That Smetana was losing his hearing as he composed the piece seems like more than arcane biographical trivia; as the piece unfolds, one suspects it accounts for the music’s indulgence in meticulous depiction.
It’s a first-hand example of the meticulous planning which goes into his diet and weight cut before each fight.
Their most meticulous songs fold it like origami.
marked by precise accordance with details
Someone who is meticulous pays extreme attention to detail. If that person is, say, your surgeon or your accountant, you’ll definitely want them to be meticulous!
The Latin root of meticulous is metus, which means "fear." Someone who’s meticulous is afraid of what will happen if they’re not careful enough to get every detail right. "Detail-oriented" and "perfectionist" are other ways of describing someone who cares deeply about the small things and about getting things exactly right, every time. Concert pianists must be meticulous, because audiences are always listening for wrong notes.
meticulous 的拉丁词根是 metus，意思是“恐惧”。一丝不苟的人害怕如果他们不够小心，没有把每一个细节都做好，会发生什么。 “注重细节”和“完美主义者”是描述一个人的其他方式，他们非常关心小事情，并且每次都把事情做得完全正确。音乐会钢琴家必须一丝不苟，因为观众总是在听错误的音符。
That minor mystery put to rest, Auri and I began a meticulous investigation of Billows.
解决了这个小谜团后，我和 Auri 开始对 Billows 进行细致的调查。
—The Name of the Wind by Patrick Rothfuss
Each night, with meticulous care, Homer opened his satchel and removed a set of manacles.
—The Underground Railroad: A Novel by Colson Whitehead
I had ever considered myself, up until that point, as possessed of a meticulous and even over-fastidious disposition.
—The Astonishing Life of Octavian Nothing, Traitor to the Nation, Volume II: The Kingdom on the Waves by M.T. Anderson
meticulous (adj.)1530s, "fearful, timid," a sense now obsolete, from Latin meticulosus, metuculosus "fearful, timid," literally "full of fear," from metus "fear, dread, apprehension, anxiety," a word of unknown origin. The old word seems to have become archaic after c. 1700, fossilized in a passage of Sir Thomas Browne, though it turns up occasionally and obscurely as late as 1807.
It began to return to English in a sense of "fussy about details" by 1840s, from French méticuleux "timorously fussy" [Fowler, who rails against it, attributes this use in English to "literary critics"], the French descendant of the Latin word, but it took time for this to percolate. Meticulous appears 1852 in Halliwell’s "Dictionary of Archaic and Provincial Words" (with the definition "timorous") and is marked "obsolete" in Craig’s dictionary of the same year. It was listed by Richard Trench ["English Past and Present," 1868], who started the movement that became the OED, among the words that had been "rejected and disallowed by the true linguistic instincts of the national mind."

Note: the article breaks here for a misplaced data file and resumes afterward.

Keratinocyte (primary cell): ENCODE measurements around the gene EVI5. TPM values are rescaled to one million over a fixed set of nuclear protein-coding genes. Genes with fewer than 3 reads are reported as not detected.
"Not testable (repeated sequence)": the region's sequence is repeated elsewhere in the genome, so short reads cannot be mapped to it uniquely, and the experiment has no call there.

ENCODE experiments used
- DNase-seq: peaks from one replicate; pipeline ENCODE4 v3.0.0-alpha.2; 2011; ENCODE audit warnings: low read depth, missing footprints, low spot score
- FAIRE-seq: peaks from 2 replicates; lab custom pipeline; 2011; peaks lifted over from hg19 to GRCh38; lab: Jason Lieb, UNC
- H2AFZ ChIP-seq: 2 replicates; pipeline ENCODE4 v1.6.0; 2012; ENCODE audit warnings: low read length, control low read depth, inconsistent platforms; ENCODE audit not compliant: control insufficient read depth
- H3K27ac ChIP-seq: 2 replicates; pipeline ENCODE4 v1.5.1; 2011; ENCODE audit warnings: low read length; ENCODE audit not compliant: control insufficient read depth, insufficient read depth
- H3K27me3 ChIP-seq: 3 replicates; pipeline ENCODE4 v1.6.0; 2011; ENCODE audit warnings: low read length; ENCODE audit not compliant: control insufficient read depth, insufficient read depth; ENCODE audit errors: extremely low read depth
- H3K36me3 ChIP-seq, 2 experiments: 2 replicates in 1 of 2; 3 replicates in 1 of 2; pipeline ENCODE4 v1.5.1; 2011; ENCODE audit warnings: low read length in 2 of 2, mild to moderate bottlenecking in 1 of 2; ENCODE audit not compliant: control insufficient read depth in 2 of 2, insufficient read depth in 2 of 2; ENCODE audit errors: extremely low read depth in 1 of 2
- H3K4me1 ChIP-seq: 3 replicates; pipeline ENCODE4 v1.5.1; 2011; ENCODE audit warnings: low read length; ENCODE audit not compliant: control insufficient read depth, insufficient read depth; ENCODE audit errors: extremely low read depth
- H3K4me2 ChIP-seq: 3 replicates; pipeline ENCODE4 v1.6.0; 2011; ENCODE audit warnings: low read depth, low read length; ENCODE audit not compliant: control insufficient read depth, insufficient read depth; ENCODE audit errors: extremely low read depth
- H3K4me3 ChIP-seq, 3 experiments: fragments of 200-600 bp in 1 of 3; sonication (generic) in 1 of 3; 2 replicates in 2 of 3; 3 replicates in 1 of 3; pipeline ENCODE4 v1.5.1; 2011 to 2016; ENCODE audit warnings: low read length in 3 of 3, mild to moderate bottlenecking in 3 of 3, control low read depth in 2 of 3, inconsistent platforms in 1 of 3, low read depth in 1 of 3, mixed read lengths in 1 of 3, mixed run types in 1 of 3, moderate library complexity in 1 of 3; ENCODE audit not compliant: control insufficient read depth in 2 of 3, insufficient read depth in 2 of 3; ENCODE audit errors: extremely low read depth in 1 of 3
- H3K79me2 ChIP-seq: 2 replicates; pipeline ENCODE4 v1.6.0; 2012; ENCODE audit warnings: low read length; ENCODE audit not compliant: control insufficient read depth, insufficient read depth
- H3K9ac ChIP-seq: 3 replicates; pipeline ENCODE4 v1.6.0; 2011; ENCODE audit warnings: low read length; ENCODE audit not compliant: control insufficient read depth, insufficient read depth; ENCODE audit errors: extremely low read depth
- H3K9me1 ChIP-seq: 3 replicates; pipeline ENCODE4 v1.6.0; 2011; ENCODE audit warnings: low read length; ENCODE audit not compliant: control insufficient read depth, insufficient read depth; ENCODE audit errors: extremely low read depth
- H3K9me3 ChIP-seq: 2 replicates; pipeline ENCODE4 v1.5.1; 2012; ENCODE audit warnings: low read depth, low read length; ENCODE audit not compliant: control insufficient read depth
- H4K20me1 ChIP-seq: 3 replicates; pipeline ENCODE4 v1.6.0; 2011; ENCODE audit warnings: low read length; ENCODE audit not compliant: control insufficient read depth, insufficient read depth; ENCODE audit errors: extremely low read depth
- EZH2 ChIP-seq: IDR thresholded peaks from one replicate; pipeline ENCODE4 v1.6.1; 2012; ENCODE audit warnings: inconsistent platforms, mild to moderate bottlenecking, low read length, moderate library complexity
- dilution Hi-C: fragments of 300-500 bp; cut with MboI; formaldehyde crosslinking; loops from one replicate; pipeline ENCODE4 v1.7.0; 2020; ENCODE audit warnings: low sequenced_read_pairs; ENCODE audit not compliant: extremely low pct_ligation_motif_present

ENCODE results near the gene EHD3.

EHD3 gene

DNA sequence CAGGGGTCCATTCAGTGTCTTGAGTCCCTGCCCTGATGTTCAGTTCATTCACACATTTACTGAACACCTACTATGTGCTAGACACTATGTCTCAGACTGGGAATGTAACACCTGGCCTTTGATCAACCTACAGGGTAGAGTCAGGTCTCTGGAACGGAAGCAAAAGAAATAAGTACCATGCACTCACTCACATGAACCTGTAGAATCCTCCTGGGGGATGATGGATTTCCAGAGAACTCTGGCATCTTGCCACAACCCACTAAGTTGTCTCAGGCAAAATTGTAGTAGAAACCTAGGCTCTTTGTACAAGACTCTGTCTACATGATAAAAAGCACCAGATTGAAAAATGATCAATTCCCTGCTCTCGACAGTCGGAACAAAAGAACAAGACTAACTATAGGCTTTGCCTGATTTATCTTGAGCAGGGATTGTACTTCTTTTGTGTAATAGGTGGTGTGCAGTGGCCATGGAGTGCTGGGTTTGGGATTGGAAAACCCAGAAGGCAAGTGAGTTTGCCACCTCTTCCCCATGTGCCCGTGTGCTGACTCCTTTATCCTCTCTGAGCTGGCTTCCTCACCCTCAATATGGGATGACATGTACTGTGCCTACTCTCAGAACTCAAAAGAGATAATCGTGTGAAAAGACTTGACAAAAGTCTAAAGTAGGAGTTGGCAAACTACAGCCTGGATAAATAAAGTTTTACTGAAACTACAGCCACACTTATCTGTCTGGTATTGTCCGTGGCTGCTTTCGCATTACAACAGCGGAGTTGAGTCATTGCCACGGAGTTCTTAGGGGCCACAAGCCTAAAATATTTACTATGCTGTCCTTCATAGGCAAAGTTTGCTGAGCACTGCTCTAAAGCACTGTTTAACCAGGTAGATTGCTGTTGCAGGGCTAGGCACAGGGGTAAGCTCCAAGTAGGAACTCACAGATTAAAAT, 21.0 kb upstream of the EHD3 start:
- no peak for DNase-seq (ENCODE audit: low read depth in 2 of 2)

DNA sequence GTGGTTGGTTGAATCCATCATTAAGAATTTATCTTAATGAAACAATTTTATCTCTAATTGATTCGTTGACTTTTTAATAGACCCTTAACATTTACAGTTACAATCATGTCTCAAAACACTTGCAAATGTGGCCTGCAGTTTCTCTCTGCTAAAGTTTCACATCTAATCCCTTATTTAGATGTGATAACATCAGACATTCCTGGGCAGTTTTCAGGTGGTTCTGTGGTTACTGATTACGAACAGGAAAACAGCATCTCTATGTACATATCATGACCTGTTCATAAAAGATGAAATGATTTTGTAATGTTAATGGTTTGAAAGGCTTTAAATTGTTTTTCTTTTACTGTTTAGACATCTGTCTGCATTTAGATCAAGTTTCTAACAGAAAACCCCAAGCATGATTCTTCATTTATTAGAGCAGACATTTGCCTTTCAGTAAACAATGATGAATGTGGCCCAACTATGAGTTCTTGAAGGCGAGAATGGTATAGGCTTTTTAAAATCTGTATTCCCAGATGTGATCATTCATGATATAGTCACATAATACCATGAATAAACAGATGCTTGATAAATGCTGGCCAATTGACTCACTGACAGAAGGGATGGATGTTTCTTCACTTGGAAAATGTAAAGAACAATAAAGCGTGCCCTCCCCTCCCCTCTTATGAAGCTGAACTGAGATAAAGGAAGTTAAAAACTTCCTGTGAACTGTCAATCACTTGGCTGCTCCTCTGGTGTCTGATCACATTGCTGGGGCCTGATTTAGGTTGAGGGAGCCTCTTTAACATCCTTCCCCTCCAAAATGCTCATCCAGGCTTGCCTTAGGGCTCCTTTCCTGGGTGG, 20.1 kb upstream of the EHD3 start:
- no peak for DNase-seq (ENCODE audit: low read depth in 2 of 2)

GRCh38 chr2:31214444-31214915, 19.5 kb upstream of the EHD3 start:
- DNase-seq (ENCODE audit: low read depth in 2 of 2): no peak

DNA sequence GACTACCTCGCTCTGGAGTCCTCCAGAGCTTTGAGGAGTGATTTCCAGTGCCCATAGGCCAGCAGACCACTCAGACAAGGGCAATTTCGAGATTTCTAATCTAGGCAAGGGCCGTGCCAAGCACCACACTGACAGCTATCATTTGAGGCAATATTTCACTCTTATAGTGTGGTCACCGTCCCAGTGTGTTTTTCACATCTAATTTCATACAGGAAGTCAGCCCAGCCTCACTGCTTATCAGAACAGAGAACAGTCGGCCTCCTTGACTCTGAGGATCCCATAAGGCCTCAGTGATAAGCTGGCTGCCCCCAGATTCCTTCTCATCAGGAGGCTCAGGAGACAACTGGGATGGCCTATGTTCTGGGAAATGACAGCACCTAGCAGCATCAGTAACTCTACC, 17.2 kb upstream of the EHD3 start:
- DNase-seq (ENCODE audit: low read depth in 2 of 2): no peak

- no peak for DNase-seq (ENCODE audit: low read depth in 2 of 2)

It is marked archaic in the Imperial Dictionary (1883), which has only the sense "timid," but not so marked in Century Dictionary (1890), which defines it as "Timid; over-careful." It was much criticized, and somewhat defended, in writerly publications c. 1914-1924. Related: Meticulosity.
meticulous (adj.)1530s，“恐惧、胆怯”，现在已经过时了，来自拉丁语 meticulosus，metuculosus “恐惧、胆小”，字面意思是“充满恐惧”，来自 metus “恐惧、恐惧、忧虑、焦虑”一个词来历不明。在 c 之后，这个旧词似乎已经过时了。 1700 年，在 Thomas Browne 爵士的一段话中变成了化石，尽管它在 1807 年时偶尔出现且晦涩难懂。到 1840 年代，它开始以“对细节挑剔”的感觉回到英语，源自法语 méticuleux “胆怯的挑剔” [Fowler反对它的人将英语中的这种用法归因于拉丁词的法语后裔“文学评论家”]，但这需要时间才能渗透。 Meticulous 于 1852 年出现在 Halliwell 的“古代和省级词汇词典”（定义为“胆怯”）中，并在同年的 Craig 词典中被标记为“过时”。它被理查德·特伦奇（“English Past and Present”，1868 年）所列出，他发起了后来成为 OED 的运动，在“被民族思想的真正语言本能拒绝和不允许”的词中。它在帝国词典（1883 年）中被标记为过时，只有“胆小”的意思，但在世纪词典（1890 年）中没有如此标记，将其定义为“胆小；过度小心”。在写作出版物中，它受到了很多批评，并受到了一定程度的捍卫。 1914-1924 年。相关：Meticulosity.
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